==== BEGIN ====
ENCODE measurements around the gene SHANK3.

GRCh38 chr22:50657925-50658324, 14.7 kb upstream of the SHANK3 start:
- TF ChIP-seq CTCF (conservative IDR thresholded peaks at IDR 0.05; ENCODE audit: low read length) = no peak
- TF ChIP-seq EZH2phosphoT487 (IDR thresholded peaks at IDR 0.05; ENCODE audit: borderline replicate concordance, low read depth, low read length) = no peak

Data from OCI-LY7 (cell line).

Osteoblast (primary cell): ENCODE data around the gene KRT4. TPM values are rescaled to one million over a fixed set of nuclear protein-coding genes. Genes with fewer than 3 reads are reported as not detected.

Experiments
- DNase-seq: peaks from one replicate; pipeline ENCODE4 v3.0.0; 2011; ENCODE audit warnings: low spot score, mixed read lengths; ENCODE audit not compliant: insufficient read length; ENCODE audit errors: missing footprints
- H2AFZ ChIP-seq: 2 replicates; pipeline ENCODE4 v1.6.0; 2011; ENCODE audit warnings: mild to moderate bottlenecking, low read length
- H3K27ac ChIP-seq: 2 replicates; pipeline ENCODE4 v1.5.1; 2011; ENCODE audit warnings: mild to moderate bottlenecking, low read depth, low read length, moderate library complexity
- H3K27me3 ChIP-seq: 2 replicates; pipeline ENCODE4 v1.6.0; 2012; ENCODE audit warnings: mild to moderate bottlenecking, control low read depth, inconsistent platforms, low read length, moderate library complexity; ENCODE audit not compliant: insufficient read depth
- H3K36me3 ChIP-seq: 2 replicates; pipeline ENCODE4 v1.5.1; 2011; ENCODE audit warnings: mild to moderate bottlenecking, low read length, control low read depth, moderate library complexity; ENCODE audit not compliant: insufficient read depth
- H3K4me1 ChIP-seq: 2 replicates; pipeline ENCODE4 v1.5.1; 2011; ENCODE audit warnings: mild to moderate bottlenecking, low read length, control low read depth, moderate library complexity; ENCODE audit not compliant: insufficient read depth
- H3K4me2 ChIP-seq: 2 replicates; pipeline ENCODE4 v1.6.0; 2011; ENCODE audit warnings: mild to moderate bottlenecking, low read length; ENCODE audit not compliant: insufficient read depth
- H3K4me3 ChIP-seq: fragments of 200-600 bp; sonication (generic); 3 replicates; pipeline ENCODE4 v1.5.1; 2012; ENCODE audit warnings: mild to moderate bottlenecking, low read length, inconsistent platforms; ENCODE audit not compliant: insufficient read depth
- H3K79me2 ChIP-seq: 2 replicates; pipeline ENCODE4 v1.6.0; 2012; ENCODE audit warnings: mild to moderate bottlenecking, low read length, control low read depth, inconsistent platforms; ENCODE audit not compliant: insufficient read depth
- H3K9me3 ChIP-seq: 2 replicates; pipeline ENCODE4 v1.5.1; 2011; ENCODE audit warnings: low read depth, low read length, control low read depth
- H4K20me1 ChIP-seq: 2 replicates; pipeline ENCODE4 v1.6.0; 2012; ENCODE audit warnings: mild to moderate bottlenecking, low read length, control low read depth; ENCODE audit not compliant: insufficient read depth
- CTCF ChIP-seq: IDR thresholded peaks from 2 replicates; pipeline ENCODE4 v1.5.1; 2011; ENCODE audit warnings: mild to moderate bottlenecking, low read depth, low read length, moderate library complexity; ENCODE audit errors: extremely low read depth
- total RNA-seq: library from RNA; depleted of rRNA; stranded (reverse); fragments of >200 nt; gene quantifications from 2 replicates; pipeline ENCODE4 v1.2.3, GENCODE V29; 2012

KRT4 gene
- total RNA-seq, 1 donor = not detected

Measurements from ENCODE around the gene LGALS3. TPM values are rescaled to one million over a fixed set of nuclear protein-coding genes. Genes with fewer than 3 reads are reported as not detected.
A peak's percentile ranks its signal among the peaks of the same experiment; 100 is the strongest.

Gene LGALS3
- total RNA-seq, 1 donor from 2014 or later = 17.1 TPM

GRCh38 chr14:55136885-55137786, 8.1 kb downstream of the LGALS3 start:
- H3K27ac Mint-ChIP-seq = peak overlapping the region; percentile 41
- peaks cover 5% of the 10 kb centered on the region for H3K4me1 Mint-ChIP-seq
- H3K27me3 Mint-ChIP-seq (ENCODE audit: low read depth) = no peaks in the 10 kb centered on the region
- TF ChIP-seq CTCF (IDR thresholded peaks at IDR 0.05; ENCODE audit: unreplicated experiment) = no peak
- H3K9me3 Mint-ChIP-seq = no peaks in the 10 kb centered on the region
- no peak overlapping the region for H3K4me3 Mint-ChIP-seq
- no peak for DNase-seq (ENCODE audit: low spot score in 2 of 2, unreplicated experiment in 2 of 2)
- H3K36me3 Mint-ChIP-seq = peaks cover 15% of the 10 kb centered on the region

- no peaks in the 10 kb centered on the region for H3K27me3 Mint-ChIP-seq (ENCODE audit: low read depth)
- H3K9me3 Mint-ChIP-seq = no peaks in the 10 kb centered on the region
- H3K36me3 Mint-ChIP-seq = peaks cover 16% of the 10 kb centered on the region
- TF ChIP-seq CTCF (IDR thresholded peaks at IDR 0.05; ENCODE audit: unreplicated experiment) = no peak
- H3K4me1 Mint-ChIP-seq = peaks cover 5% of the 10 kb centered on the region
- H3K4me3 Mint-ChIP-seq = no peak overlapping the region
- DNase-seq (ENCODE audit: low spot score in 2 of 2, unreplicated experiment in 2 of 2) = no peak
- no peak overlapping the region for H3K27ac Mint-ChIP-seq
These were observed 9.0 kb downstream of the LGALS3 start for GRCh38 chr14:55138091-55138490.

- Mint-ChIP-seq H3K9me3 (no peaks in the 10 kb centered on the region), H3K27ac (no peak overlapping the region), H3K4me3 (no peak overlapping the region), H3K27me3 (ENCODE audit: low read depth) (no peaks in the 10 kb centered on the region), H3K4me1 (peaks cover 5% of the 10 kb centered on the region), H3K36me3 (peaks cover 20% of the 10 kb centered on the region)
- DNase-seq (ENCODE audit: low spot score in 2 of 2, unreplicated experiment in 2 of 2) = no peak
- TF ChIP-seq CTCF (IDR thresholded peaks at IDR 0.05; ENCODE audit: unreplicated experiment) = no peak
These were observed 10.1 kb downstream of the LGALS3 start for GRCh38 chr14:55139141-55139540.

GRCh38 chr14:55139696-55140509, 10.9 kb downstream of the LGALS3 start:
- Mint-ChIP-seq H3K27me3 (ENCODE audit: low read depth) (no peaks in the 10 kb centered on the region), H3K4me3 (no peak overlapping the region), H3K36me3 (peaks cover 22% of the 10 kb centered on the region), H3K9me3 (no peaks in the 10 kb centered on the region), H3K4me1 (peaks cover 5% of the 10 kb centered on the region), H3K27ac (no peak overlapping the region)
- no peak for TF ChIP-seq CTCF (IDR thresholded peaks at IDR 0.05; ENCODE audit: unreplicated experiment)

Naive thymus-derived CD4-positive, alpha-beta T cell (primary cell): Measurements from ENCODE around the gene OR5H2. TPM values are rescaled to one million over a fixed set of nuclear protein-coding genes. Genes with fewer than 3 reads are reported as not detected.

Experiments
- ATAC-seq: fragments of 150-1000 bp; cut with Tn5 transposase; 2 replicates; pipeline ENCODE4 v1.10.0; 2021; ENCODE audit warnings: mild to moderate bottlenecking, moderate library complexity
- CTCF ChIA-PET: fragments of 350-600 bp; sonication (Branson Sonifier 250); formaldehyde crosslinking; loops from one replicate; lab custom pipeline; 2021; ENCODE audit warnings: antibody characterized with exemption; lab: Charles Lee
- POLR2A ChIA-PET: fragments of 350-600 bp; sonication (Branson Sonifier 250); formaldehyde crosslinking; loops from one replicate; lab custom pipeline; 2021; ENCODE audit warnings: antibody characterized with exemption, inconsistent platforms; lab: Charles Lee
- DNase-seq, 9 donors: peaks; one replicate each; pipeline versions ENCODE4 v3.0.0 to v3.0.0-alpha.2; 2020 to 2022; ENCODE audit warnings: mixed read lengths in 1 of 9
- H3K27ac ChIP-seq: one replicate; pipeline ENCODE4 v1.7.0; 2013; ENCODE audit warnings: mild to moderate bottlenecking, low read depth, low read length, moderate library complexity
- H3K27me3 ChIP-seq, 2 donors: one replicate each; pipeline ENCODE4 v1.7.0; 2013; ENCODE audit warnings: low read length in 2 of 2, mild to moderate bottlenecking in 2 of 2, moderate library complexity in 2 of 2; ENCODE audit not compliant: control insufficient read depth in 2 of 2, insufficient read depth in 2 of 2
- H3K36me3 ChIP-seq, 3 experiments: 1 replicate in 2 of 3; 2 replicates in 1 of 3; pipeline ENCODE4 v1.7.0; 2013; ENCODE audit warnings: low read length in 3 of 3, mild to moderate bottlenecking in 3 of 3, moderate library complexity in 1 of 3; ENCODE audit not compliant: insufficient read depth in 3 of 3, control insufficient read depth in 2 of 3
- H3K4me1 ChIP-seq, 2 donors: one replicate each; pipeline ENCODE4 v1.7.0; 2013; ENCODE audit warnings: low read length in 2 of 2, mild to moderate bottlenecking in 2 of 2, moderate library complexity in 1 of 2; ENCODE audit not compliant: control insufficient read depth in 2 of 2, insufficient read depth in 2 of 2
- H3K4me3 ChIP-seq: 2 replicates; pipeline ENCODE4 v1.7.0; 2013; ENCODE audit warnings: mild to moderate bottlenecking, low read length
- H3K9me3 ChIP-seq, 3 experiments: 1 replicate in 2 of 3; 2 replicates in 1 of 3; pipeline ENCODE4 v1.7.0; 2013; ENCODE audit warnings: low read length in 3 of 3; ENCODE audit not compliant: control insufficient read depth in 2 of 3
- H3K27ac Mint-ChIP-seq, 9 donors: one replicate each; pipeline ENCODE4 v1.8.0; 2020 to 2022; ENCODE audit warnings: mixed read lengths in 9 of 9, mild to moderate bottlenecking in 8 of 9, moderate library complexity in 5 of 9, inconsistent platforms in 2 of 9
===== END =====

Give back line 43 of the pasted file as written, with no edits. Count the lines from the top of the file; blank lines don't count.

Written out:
- no peak overlapping the region for H3K27ac Mint-ChIP-seq